3. You've done some work in TV and on soaps as well, right? How was that?
An absolute blast. There's nothing quite like working on a soap set and the experience was quite different from the way I thought it was going to be. I think working a full time gig on a soap would be one of the best jobs any actor could ask for. Learning all those lines every day can be grueling and a bit unnerving at times but it's wonderful training and a heck of a lot of fun.
I've worked on CAPITOL, YOUNG AND THE RESTLESS and DAYS OF OUR LIVES and I'd have to say that DAYS was my favorite and most rewarding experience, starting with the audition. When I read for Doris Sabbaugh (the casting director) I was understandably nervous but she was, without a doubt, one of the most gracious and pleasant women I had ever met. She put me at ease from the very start and I'll always have very warm feelings for her.
4. Which of your films do you feel turned out the best?
A difficult question. I feel that each one turned out 'best' in different ways. Sometimes it's the lighting, sometimes it's the performances, sometimes it's the music score, sometimes the editing or cinematography or pacing. It just depends. The term 'best' is also subjective to a degree. CANNIBAL was the goriest and one of the most successful but I thought WOODCHIPPER was technically superior and had a better story. I favored the lighting in TERROR HOUSE and the digital FX in FEEDERS. Every movie was best in it's own way. Now, if I had to pick a 'favorite' and not 'best' I'd probably have to say FEEDERS.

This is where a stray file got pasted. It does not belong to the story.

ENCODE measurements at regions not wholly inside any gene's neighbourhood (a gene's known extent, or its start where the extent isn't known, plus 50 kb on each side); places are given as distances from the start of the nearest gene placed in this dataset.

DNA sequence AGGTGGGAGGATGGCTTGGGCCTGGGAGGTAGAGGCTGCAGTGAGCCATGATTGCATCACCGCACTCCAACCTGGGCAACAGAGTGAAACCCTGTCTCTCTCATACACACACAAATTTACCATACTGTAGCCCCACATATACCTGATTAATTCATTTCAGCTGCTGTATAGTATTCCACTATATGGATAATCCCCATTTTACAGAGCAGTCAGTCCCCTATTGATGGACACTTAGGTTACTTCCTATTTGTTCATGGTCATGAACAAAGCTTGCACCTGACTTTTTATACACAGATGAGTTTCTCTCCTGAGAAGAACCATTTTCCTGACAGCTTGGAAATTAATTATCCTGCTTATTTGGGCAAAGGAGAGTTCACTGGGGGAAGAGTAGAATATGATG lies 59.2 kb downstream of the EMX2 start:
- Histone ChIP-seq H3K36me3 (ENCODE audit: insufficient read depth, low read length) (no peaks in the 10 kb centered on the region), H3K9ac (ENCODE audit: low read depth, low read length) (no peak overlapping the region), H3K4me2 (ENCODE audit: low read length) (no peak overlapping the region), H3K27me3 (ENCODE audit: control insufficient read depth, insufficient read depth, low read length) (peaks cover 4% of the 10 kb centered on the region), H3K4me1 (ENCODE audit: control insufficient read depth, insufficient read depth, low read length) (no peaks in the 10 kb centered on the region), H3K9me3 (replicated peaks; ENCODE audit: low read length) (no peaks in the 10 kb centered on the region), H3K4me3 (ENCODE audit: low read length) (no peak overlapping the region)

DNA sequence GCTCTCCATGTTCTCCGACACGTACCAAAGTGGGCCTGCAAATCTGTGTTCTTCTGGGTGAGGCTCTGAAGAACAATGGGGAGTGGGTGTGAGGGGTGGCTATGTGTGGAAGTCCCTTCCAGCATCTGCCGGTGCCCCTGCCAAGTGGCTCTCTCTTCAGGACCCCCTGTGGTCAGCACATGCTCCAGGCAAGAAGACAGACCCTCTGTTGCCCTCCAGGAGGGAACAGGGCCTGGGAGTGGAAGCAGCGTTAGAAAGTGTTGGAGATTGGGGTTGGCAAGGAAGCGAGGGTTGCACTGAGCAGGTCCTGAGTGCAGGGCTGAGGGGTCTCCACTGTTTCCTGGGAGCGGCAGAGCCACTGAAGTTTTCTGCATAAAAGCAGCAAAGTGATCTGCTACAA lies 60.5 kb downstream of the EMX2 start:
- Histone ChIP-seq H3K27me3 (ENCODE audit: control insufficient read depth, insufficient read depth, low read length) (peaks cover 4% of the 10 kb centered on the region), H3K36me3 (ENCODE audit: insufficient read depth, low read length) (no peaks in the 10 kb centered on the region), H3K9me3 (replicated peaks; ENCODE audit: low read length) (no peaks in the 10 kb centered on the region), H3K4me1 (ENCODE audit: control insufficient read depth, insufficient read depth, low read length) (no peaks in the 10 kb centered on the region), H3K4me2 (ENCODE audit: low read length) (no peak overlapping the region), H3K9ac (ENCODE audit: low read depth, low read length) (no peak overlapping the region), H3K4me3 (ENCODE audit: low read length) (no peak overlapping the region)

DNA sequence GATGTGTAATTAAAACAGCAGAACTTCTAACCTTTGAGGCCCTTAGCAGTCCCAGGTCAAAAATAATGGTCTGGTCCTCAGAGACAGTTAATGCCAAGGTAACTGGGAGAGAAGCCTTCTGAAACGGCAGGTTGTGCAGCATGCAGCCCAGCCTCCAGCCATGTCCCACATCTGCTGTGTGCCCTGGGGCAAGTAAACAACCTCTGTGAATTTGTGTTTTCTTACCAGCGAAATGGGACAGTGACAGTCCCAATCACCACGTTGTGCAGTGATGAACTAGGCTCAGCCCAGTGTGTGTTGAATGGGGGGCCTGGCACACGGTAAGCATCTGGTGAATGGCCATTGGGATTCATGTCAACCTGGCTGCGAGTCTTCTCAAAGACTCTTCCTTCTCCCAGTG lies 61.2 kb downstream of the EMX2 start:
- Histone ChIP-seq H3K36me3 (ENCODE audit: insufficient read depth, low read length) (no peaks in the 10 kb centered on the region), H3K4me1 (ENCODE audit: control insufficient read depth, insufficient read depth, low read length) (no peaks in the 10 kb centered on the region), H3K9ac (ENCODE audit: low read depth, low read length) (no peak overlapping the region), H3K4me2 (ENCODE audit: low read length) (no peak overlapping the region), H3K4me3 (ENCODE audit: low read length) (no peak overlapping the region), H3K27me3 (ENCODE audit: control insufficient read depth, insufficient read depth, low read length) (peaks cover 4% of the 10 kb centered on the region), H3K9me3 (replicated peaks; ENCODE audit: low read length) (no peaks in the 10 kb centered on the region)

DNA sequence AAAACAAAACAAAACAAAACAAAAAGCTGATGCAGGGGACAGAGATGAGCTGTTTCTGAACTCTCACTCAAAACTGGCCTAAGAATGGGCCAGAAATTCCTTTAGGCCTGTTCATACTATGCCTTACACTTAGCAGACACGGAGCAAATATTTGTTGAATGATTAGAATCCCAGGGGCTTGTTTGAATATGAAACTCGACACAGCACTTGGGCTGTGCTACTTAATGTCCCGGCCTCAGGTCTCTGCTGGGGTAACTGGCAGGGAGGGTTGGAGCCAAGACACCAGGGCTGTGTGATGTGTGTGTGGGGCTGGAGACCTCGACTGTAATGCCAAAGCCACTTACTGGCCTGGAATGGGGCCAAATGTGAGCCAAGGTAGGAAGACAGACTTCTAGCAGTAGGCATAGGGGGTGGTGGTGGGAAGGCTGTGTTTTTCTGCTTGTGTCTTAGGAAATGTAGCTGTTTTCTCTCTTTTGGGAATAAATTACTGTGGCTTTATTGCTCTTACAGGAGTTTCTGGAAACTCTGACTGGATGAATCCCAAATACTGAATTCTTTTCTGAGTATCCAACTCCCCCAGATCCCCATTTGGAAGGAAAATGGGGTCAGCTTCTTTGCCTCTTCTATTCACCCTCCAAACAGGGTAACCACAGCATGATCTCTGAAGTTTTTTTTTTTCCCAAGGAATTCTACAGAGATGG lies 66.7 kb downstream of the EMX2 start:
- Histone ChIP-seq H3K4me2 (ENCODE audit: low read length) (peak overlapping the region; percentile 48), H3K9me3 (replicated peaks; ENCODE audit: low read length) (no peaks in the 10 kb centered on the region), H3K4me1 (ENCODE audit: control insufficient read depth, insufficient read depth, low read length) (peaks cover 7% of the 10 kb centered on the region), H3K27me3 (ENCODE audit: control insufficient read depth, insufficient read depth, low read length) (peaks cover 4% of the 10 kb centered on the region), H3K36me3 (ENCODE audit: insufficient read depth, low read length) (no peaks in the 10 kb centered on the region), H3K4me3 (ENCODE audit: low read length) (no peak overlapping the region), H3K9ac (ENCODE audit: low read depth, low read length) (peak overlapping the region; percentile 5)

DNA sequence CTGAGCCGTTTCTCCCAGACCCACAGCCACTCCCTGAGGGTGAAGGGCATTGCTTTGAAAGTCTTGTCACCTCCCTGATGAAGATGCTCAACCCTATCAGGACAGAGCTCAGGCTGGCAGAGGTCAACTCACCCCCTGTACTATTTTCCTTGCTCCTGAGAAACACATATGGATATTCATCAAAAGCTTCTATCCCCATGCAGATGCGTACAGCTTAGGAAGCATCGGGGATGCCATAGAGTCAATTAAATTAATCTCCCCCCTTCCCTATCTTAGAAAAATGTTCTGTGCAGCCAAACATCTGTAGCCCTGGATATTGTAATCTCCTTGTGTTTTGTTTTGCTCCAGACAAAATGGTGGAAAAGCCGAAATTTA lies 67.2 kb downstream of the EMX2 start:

5. Do you have a "no-nudity" clause in most of your contracts as an actor? Have you had to perform in such a manner or topless?
laughs Ummm…no to both questions. No one has ever asked me to perform in that manner, nor could I imagine anyone wanting me to. Unless it were a comedy. If the situation did in fact ever arise I wouldn't be very comfortable with it and would have to decline unless a body double could be used or I was paid a huge amount of cash.
6. Who are some of the people you enjoy working with the most?
It all boils down to personality for me. I like to work with people who a) love what they're doing, b) want to be there rather than feel they have to be there, c) have a fairly good sense of humor, d) don't take themselves too seriously, yet e) are prepared and professional in what they do.
Recently, working with Mark and John Polonia again was a great experience. I've done four movies with them so far and can't wait to do another. These are the type of film makers that everyone should get to work with if given the chance.
7. What are some of your favorite horror films? Any that influenced you as an actor or to pursue a career in low budget films?
My favorites are so varied. I grew up on them and couldn't get enough. Creature Features was a big deal for me as well as anything that looked remotely scary on TV and I stayed up all hours of the night to see anything that even hinted of horror.